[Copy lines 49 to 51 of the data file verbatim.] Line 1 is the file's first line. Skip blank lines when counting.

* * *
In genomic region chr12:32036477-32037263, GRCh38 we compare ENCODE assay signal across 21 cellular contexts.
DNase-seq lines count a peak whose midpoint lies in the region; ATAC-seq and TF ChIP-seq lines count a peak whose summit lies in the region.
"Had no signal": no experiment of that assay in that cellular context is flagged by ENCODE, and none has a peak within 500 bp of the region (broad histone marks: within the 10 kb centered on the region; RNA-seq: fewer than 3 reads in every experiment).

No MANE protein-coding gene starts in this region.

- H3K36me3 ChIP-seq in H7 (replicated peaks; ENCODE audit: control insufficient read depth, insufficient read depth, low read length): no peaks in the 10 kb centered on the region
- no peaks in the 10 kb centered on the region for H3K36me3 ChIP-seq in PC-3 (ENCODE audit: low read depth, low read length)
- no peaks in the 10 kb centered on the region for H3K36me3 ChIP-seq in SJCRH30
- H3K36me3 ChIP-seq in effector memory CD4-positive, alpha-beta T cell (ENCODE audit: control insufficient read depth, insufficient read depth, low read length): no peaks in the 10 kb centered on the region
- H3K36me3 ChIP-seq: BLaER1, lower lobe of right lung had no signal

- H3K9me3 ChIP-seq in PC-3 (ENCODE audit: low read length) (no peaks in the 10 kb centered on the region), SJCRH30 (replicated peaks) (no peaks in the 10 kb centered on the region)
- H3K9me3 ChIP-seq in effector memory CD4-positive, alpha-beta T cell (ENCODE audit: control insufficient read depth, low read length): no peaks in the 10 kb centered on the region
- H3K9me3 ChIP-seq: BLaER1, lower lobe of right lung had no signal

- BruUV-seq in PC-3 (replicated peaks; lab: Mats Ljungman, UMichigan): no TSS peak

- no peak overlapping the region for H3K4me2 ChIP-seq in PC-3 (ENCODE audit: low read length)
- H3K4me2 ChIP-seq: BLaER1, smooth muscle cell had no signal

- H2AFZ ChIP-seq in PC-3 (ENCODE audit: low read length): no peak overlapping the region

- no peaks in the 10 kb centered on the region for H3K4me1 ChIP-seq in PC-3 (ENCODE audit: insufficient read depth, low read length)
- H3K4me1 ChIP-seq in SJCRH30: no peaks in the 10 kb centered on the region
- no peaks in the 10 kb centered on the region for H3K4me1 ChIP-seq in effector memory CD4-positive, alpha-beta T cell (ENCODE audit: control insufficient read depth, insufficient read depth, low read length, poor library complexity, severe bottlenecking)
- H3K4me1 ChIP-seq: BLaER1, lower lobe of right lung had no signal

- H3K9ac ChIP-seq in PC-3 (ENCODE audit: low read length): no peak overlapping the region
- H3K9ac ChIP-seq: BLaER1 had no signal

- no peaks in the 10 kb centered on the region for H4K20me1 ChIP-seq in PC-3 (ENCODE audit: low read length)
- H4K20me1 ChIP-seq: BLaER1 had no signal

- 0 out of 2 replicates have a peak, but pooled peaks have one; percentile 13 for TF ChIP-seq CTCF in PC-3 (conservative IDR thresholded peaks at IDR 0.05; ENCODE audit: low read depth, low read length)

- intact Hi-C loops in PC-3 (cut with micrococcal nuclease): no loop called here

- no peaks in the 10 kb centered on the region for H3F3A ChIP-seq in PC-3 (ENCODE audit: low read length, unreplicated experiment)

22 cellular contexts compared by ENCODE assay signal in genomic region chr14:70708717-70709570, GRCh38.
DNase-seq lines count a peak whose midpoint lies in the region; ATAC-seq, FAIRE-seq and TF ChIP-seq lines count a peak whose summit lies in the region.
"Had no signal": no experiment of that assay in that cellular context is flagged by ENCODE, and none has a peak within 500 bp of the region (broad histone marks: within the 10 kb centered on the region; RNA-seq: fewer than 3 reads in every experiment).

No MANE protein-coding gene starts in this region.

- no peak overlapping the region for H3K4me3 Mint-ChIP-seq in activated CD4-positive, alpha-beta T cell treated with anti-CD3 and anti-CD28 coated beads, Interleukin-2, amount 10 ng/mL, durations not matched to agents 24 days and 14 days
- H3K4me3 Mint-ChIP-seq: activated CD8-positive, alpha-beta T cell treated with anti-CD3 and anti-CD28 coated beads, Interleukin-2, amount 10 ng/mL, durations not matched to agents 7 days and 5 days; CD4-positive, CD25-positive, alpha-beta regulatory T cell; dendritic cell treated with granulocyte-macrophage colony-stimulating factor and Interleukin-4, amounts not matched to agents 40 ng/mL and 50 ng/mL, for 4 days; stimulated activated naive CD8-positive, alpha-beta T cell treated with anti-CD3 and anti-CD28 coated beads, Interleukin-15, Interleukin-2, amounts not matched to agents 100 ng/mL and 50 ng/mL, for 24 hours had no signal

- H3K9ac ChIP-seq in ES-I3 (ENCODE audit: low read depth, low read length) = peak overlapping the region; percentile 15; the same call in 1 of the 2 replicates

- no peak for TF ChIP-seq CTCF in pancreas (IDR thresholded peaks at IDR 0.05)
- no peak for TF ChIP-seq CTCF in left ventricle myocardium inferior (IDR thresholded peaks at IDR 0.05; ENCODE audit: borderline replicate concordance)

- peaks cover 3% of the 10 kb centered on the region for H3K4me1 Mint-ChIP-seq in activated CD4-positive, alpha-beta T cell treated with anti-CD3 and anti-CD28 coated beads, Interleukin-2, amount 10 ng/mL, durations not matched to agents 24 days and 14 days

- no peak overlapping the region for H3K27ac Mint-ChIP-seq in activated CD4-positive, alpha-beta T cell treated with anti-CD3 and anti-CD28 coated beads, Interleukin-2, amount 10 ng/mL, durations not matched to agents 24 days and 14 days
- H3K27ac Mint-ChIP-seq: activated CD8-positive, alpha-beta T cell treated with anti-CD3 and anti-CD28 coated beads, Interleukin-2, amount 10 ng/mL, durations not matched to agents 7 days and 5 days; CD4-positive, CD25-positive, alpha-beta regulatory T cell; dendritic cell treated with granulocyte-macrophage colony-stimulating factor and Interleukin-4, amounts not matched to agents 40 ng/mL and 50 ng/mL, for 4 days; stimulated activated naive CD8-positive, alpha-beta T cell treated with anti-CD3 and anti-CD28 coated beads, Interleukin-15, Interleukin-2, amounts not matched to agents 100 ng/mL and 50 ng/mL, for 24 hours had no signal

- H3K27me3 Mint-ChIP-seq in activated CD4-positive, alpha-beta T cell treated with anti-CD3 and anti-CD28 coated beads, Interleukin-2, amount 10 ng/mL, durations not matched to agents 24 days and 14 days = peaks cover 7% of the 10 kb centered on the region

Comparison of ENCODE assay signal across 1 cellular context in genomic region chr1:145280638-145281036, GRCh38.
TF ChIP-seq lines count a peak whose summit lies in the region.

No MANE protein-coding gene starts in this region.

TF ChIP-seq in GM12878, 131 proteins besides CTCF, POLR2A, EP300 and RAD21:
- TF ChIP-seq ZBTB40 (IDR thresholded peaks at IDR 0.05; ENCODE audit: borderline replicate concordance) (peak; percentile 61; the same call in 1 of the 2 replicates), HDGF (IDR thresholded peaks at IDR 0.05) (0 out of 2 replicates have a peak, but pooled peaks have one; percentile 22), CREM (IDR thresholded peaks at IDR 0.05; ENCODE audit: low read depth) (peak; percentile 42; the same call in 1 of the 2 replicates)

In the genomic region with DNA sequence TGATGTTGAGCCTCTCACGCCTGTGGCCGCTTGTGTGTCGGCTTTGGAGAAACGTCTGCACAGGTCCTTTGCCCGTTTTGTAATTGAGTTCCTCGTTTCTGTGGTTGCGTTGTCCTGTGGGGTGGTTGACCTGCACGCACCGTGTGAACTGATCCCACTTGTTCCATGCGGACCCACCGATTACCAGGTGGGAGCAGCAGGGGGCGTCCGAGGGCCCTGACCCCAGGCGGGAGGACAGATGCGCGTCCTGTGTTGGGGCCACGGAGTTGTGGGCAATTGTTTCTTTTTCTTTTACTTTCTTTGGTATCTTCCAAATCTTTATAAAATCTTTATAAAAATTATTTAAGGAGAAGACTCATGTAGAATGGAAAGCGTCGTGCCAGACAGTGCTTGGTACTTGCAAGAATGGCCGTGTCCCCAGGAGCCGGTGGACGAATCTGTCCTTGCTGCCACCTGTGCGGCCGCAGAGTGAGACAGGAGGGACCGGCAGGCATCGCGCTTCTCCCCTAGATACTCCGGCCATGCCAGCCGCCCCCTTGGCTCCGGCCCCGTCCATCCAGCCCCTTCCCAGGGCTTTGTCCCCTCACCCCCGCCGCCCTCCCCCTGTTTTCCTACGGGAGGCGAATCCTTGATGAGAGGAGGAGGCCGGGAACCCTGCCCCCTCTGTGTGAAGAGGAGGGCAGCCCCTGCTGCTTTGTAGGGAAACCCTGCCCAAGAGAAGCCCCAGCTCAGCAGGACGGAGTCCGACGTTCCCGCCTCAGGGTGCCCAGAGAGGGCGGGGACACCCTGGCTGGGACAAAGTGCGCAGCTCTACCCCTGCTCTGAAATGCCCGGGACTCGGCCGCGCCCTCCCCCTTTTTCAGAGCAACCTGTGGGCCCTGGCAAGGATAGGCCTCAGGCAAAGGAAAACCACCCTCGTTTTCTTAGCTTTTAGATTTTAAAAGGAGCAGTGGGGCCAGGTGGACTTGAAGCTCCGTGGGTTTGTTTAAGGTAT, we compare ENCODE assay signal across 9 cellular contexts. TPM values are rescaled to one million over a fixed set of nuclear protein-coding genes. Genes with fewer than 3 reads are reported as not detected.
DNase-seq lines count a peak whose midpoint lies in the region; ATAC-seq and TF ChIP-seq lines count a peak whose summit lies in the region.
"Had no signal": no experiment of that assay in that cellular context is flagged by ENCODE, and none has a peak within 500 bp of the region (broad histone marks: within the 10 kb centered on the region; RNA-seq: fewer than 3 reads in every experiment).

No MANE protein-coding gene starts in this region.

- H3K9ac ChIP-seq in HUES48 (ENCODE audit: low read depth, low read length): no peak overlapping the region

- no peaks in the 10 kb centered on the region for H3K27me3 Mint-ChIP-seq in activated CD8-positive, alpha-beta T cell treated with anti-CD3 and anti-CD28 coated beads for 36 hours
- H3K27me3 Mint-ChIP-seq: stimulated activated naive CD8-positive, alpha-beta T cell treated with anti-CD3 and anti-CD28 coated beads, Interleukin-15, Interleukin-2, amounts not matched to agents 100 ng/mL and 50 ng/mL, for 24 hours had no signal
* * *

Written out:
No MANE protein-coding gene starts in this region.

- H3K9ac ChIP-seq in HUES48 (ENCODE audit: low read depth, low read length): no peak overlapping the region

- no peaks in the 10 kb centered on the region for H3K27me3 Mint-ChIP-seq in activated CD8-positive, alpha-beta T cell treated with anti-CD3 and anti-CD28 coated beads for 36 hours